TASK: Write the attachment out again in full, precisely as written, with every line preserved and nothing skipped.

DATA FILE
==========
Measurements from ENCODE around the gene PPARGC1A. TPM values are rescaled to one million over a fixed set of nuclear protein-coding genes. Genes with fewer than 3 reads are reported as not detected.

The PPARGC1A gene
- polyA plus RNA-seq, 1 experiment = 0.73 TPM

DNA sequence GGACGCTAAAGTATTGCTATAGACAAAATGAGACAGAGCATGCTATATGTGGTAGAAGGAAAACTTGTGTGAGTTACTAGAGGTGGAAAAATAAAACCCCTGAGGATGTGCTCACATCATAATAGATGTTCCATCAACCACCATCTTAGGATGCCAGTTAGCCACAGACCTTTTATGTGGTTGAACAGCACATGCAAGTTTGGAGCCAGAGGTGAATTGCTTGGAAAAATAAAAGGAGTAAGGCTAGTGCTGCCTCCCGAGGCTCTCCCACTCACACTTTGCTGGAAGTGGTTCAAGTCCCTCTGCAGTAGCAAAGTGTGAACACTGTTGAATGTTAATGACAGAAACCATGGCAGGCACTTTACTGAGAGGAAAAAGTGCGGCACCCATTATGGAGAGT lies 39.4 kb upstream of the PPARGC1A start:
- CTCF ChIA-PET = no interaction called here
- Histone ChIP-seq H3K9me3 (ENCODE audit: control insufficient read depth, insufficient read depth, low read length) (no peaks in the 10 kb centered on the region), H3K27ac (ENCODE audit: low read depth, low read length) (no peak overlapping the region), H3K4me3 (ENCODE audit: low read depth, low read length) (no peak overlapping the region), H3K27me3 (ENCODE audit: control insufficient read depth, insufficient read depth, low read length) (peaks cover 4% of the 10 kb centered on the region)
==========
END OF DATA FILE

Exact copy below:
Measurements from ENCODE around the gene PPARGC1A. TPM values are rescaled to one million over a fixed set of nuclear protein-coding genes. Genes with fewer than 3 reads are reported as not detected.

The PPARGC1A gene
- polyA plus RNA-seq, 1 experiment = 0.73 TPM

DNA sequence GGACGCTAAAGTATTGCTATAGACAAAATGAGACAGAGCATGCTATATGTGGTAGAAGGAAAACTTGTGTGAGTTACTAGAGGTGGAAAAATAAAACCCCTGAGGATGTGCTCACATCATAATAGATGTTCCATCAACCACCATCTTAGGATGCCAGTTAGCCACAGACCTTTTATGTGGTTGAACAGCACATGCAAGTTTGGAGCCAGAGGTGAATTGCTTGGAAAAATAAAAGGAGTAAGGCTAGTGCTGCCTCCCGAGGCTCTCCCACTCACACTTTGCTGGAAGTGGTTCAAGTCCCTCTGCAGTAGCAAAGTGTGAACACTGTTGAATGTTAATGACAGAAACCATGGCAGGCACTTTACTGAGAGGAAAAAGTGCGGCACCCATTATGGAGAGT lies 39.4 kb upstream of the PPARGC1A start:
- CTCF ChIA-PET = no interaction called here
- Histone ChIP-seq H3K9me3 (ENCODE audit: control insufficient read depth, insufficient read depth, low read length) (no peaks in the 10 kb centered on the region), H3K27ac (ENCODE audit: low read depth, low read length) (no peak overlapping the region), H3K4me3 (ENCODE audit: low read depth, low read length) (no peak overlapping the region), H3K27me3 (ENCODE audit: control insufficient read depth, insufficient read depth, low read length) (peaks cover 4% of the 10 kb centered on the region)